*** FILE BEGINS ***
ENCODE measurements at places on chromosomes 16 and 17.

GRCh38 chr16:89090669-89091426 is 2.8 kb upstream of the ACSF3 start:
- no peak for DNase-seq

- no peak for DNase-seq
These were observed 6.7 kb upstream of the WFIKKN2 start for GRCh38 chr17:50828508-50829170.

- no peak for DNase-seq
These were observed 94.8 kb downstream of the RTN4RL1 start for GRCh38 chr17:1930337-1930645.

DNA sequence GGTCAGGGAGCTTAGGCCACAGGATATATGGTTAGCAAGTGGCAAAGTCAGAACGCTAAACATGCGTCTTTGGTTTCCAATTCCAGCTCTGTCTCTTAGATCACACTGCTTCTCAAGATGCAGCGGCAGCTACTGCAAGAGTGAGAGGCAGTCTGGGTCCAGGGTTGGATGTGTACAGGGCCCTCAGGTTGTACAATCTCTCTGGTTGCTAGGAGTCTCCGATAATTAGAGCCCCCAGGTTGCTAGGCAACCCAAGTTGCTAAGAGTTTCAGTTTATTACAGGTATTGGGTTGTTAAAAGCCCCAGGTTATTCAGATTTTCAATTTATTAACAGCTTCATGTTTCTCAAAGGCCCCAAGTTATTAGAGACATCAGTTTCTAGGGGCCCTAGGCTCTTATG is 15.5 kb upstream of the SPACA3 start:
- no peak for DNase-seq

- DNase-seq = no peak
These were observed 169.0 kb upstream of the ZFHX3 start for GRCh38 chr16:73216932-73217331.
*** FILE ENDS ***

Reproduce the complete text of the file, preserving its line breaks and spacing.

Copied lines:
ENCODE measurements at places on chromosomes 16 and 17.

GRCh38 chr16:89090669-89091426 is 2.8 kb upstream of the ACSF3 start:
- no peak for DNase-seq

- no peak for DNase-seq
These were observed 6.7 kb upstream of the WFIKKN2 start for GRCh38 chr17:50828508-50829170.

- no peak for DNase-seq
These were observed 94.8 kb downstream of the RTN4RL1 start for GRCh38 chr17:1930337-1930645.

DNA sequence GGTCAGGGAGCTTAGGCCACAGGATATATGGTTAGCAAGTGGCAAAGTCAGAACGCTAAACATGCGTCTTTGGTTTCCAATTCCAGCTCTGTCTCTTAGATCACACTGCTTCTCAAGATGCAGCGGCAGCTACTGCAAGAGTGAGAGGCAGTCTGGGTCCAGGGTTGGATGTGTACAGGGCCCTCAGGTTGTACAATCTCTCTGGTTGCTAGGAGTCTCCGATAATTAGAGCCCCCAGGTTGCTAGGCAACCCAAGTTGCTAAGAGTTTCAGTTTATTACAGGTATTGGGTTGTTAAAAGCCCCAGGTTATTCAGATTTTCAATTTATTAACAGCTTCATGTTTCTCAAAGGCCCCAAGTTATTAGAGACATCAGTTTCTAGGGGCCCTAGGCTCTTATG is 15.5 kb upstream of the SPACA3 start:
- no peak for DNase-seq

- DNase-seq = no peak
These were observed 169.0 kb upstream of the ZFHX3 start for GRCh38 chr16:73216932-73217331.